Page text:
“Stories for the classroom”: https://immigrants.mndigital.org/exhibits/show/immigrantstories-exhibit/classroom

Story Corps: There are many. Click photo to go to website or

Click here to ones I have already added to my list.

Green Card Voices: Go to website. Click: "Storytelling"

Click: Green card youth voices


Student created videos. I think your students from all backgrounds will enjoy them.

PBS has a collection of professional story tellers sharing stories from around the world. You will have to confirm your zipcode, but then it is free access.


https://houstonpbs.pbslearningmedia.org/collection/a-world-of-stories/


Poetry about immigrants

Please preview before using. Some may have words, styles or topics not appropriate for your class. Often these poets repeat negative things people have said to them so be aware of slurs.


"Accents" by Denise Frohman


"Where I am From" by George Ella Lyon. Here is more info about the author and her projects. http://www.georgeellalyon.com/where.html. There are many templates across the web that give you examples of how to use this poem in your class. I have my students brainstorm per section, write their version and then create a video in Adobe Spark. (free and easy to use.)


First Generation by Ijeoma Umebinyuo. I have my student read this and we rewrote it for our parents. Each student did one line about their parent/family.


"Home" by Warshan Shaw. This is a powerful, beautiful, wrenching poem. Please be careful. I once used this poem in a presentation and because I was in a rush I forgot to give the background before I used it. I got a scathing review. It was written by a Kenyan poet who had spent the day with African refugees and heard their stories. She wrote about all they endured. It may not be appropriate for your class. Please read this before you use this poem. https://www.facinghistory.org/standing-up-hatred-intolerance/warsan-shire-home


"Borders" by Denise Frohman

"Standing In Between" Khamal Iwuanyanwu, Sarina Morales, and Vanessa Tahay

"Chingona" by Leticia (Caution: language)

"At The Wall, US/Mexican Border, Texas, 2020" Paola Gonzalez & Karla Gutierrez


"Checkmarking a Box" Arasely Rodriguez



“Immigrant” By Wyclef Jean



“Translation for Mamá” by Richard Blanco



"Mother Country" by Richard Blanco

"Migration" by Ana Božičević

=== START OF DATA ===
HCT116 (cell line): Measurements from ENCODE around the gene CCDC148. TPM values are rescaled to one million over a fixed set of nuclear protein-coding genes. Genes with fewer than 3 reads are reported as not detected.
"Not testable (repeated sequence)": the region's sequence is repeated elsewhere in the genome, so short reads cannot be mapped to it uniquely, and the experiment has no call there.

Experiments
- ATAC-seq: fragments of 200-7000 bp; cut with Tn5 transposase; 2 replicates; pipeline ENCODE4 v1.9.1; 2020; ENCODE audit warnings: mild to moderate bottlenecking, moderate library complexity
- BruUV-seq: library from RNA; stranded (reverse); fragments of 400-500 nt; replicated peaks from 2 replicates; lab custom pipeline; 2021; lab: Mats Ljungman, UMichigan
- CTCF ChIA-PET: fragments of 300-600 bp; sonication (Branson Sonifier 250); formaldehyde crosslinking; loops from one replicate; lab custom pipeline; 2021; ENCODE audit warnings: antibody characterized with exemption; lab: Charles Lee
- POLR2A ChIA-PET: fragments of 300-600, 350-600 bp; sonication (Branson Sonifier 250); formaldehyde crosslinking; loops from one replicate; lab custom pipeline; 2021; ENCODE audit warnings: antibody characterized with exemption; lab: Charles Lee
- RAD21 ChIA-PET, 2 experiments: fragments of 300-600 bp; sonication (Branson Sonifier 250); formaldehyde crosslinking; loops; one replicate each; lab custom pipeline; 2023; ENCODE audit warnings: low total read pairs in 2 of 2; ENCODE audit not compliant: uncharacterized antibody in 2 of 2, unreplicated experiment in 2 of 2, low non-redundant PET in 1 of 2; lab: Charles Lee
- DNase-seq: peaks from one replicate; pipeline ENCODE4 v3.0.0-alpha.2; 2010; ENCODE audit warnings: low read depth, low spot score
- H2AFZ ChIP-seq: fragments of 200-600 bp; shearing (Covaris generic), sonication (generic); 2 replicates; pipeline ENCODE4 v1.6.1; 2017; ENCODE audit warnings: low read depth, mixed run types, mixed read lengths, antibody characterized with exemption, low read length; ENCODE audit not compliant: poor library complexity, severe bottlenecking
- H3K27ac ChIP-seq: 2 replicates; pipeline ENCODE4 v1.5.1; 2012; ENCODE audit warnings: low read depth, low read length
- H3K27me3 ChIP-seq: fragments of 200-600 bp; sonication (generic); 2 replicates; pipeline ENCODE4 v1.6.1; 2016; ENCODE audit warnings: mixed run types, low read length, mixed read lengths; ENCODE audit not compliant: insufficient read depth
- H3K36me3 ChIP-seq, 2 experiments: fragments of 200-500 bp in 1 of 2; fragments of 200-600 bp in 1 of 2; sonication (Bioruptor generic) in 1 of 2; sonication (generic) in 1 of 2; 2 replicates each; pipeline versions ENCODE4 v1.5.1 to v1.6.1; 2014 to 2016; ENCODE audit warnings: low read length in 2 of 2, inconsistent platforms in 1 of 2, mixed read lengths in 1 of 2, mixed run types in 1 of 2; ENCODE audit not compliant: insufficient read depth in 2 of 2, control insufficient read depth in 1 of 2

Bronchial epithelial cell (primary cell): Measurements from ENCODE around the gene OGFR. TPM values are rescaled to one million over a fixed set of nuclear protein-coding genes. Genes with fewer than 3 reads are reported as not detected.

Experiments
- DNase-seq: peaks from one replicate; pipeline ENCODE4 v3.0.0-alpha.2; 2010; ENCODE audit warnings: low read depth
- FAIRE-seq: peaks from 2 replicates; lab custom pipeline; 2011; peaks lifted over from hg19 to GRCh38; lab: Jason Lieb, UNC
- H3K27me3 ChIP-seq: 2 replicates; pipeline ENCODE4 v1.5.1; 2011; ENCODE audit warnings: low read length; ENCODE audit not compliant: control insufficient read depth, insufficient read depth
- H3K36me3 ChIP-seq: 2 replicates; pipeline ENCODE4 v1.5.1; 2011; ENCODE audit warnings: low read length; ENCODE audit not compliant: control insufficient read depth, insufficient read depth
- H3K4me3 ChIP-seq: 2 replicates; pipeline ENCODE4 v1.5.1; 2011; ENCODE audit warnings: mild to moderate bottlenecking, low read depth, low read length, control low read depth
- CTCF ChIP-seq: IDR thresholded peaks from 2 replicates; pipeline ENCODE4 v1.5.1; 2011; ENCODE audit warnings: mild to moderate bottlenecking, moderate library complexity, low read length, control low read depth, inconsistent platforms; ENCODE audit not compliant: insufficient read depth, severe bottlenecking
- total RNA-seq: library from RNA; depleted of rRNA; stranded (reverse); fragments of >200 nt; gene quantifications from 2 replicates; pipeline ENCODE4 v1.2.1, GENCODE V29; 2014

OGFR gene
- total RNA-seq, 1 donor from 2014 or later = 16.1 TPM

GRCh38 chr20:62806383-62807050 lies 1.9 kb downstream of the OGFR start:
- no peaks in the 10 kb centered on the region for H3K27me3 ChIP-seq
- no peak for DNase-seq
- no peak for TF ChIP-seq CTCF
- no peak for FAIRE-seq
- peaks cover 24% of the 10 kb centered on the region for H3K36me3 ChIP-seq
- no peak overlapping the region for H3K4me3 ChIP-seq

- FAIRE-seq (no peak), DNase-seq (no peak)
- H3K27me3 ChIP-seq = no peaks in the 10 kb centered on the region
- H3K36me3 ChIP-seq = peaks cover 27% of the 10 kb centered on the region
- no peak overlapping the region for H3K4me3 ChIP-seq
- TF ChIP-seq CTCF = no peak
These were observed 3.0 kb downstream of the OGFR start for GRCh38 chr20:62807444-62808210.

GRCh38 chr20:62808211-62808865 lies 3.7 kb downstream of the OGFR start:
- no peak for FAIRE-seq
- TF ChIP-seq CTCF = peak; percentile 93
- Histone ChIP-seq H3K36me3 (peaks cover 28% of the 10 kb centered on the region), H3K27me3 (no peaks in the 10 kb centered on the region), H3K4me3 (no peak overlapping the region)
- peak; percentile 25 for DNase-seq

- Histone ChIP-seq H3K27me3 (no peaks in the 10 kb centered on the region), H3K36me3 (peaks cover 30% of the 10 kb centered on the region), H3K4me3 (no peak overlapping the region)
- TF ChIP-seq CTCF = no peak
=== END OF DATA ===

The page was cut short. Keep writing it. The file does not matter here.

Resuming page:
The Sound of One Immigrant Clapping” by Adrian Castro

First Light” by Chen Chen

Picture and Chapter books

Seattle Librarian Selected Books

More than 70 books on immigrants K-12 levels

Scholastic: K-10th grade

Novels about Immigrants/Refugees. More for educators than students.

My favorite! This is a boxed set by Saddleback for high school emergent readers. TEEN EMERGENT READER LIBRARIES: ENGAGE [2] ADDITIONAL BOOK SET (1 EACH OF 20 TITLES)

Saddleback Publishing beautiful, engaging hi/lo books. Students like them. Honestly, the company ethos is wonderful. Always helpful, never pushy. Owner, Tim McHugh and Reps really will help you find what you need.

Stephen Krashen’s Seven Tips for Teaching Language During Covid-19

This is a great summary of Stephen Krashen's recent presentation.

https://www.languagemagazine.com/2020/05/08/stephen-krashens-seven-tips-for-teaching-language-during-covid-19/?fbclid=IwAR2jU-pr_QlyMhRuaUull-yLmkIX-VPpk_0egJui6jiv4HDvV_YZcuYOjMU

Places to buy books in multiple languages:

  1. https://www.languagelizard.com/Bilingual-Book-Sets-s/61917.htm


Ways to have students share their stories:

Lesson ideas: https://bit.ly/storiesleadingells


Fantastic Lessons using Pixar by EFL Creative Ideas

https://www.eflcreativeideas.com/.../we-are-all-made-of...


Step-by-Step lessons for storytelling on Khan Acaedmy. Videos included. A real goldmine!

https://www.khanacademy.org/computing/pixar/storytelling

I am super impressed with this engaging material. Ladies and gents, teaching writing just got easier